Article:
Friday, June 26, 2009

The Present State of Poetry (Another Installment of... Of Being Quiet!)

In an essay titled "The Present State of Poetry," Delmore Schwartz recalled: "In 1936 I heard Wallace Stevens read his poetry at Harvard: it was the first time Stevens had ever read his poetry in public, and this first reading was at once an indescribable ordeal and a precious event to Stevens.... Before and after reading each poem [he] spoke of the nature of poetry... he said, among other things, that the least sound counts, the least sound and the least syllable. He illustrated this observation by telling of how he had awakened after midnight the week before and heard the sounds made by a cat walking delicately and carefully on the crusted snow outside his house."


[Re Stevens's "The River of Rivers in Connecticut"] This unnamed river of rivers may also serve as a trope for Thoreau's Concord River once called Musketaquid or Meadow. On its banks, local Connecticut place names, Haddam and Farmington, gathered into steeples on their village commons, glisten and sway.

River of peace and quietness. River of battlefield ghosts - this great original river before - is where poetry flows into prayer.

-- Susan Howe, from "Choir answers to Choir: Notes on Jonathan Edwards and Wallace Stevens" in Chicago Review 54:4

(Speaking of Stevens, Al Filreis praises Eleanor Cook's terrific A Field Guide to Wallace Stevens on his blog. Eleanor was a delight to work with when I was at Literary Imagination.)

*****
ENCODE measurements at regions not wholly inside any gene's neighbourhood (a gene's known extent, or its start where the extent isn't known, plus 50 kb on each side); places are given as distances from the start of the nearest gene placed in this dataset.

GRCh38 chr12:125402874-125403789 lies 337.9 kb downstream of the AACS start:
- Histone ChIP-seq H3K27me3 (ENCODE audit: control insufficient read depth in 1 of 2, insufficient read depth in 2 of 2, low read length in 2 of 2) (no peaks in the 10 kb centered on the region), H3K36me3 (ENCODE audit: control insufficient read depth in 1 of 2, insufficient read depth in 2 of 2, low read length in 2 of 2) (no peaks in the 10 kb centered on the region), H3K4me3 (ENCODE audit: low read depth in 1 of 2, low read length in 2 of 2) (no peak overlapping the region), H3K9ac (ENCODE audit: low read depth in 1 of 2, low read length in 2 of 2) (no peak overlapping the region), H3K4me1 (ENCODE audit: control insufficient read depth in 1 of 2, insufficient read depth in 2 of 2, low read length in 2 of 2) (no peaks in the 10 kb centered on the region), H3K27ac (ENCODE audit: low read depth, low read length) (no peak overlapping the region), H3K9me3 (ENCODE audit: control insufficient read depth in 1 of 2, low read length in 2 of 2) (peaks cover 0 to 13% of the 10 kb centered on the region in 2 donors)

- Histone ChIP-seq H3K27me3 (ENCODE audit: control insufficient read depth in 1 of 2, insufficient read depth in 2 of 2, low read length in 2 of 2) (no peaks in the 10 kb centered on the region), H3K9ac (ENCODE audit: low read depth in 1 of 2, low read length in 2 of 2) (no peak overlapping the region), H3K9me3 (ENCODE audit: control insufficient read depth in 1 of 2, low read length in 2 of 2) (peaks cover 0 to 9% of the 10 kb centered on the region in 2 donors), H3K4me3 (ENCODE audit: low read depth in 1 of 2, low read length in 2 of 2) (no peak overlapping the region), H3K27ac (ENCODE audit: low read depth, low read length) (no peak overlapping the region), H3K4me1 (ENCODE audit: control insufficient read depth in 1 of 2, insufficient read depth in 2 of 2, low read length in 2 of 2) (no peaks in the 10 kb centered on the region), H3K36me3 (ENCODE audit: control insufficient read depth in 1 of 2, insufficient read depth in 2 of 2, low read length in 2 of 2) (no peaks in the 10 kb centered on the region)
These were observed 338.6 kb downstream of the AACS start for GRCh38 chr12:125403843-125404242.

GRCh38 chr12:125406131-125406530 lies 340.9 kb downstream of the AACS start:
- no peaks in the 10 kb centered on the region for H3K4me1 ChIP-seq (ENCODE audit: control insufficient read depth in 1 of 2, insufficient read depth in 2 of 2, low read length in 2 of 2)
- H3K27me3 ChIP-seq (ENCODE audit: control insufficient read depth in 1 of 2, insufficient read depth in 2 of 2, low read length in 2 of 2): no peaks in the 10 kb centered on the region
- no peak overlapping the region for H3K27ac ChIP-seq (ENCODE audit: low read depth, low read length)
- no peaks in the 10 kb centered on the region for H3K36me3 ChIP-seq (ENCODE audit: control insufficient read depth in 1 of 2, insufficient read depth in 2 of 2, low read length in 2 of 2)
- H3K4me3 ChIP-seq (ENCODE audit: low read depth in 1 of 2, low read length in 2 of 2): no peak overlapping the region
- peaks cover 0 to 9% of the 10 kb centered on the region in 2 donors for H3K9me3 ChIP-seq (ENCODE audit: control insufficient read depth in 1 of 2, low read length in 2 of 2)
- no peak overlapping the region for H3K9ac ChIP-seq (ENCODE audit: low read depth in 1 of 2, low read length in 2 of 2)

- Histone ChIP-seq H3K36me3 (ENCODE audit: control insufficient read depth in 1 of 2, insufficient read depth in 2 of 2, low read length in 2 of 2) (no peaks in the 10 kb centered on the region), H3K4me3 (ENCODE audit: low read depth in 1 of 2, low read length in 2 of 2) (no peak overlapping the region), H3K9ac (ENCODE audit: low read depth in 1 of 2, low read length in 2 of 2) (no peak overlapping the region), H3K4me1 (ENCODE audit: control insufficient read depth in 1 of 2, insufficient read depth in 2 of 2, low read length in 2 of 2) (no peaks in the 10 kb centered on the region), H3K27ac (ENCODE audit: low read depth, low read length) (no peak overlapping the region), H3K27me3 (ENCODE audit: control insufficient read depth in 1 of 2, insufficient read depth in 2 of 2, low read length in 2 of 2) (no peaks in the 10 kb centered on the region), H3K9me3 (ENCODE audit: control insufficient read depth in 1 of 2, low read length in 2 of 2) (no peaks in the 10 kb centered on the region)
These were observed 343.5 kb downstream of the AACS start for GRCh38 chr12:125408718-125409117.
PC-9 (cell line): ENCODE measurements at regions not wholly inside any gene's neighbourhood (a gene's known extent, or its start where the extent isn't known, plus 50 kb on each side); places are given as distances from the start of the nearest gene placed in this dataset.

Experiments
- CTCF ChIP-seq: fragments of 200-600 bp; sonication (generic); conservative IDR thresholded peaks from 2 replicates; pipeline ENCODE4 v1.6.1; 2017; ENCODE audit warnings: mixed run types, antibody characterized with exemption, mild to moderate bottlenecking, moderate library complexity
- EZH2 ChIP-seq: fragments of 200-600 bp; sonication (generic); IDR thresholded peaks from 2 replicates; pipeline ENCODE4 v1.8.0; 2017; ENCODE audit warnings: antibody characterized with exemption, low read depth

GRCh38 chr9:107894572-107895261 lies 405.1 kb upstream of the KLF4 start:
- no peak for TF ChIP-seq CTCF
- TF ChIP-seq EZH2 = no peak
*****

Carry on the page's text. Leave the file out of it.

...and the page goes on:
Pictured: Stevens' quiet house in Connecticut


K. Silem Mohammad said...

Stevens' anecdote of the cat in the snow has always shared mental space for me with Stein's comment about how she figured out that "sentences are not emotional but paragraphs are" by listening to her dog Basket drinking.

In fact, the more I think about it, the twentieth century was full of animal-based poetics soundbites. There's O'Hara's mantis that "knows time more intimately," for example, and any number of creatures in Moore.... I'm always trying to remember which early poem by a Language poet had the isolated line "a cat's paw flashes out."

These modern examples seem to me to be qualitatively different from the animal imagery of past centuries (Blake's tiger, Clare's woodland creatures, etc.), in that they are emphatically illustrations of some material aspect of poiesis itself--but maybe I'm overlooking obvious exceptions?

Michael Robbins said...

The river might be unnamed in the poem, but it's hardly a mystery which river Stevens has in mind!

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Henry Gould said...

Eleanor Cook's book "Poetry, wordplay and word-war in Wallace Stevens" is also superb...